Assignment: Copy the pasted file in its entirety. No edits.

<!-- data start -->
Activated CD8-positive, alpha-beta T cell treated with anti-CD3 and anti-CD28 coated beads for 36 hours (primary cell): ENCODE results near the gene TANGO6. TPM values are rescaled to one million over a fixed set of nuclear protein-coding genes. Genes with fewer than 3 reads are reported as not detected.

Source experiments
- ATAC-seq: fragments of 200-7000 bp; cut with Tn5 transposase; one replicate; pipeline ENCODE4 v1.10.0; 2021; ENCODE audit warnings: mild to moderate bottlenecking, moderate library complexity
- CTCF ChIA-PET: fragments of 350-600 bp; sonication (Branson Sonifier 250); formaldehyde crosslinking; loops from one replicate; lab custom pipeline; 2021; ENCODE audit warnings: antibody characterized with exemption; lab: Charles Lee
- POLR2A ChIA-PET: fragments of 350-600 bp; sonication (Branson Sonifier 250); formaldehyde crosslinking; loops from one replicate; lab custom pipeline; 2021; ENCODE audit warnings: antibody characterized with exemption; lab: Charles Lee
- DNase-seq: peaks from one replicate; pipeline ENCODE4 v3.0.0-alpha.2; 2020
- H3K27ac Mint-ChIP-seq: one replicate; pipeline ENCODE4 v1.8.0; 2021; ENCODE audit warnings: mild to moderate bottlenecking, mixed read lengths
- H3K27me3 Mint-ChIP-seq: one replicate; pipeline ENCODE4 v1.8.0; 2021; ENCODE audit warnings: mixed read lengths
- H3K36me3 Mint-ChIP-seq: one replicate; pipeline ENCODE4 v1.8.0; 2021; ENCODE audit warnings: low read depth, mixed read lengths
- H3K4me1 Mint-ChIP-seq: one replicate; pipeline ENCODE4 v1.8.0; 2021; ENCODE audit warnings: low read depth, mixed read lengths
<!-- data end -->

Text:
Activated CD8-positive, alpha-beta T cell treated with anti-CD3 and anti-CD28 coated beads for 36 hours (primary cell): ENCODE results near the gene TANGO6. TPM values are rescaled to one million over a fixed set of nuclear protein-coding genes. Genes with fewer than 3 reads are reported as not detected.

Source experiments
- ATAC-seq: fragments of 200-7000 bp; cut with Tn5 transposase; one replicate; pipeline ENCODE4 v1.10.0; 2021; ENCODE audit warnings: mild to moderate bottlenecking, moderate library complexity
- CTCF ChIA-PET: fragments of 350-600 bp; sonication (Branson Sonifier 250); formaldehyde crosslinking; loops from one replicate; lab custom pipeline; 2021; ENCODE audit warnings: antibody characterized with exemption; lab: Charles Lee
- POLR2A ChIA-PET: fragments of 350-600 bp; sonication (Branson Sonifier 250); formaldehyde crosslinking; loops from one replicate; lab custom pipeline; 2021; ENCODE audit warnings: antibody characterized with exemption; lab: Charles Lee
- DNase-seq: peaks from one replicate; pipeline ENCODE4 v3.0.0-alpha.2; 2020
- H3K27ac Mint-ChIP-seq: one replicate; pipeline ENCODE4 v1.8.0; 2021; ENCODE audit warnings: mild to moderate bottlenecking, mixed read lengths
- H3K27me3 Mint-ChIP-seq: one replicate; pipeline ENCODE4 v1.8.0; 2021; ENCODE audit warnings: mixed read lengths
- H3K36me3 Mint-ChIP-seq: one replicate; pipeline ENCODE4 v1.8.0; 2021; ENCODE audit warnings: low read depth, mixed read lengths
- H3K4me1 Mint-ChIP-seq: one replicate; pipeline ENCODE4 v1.8.0; 2021; ENCODE audit warnings: low read depth, mixed read lengths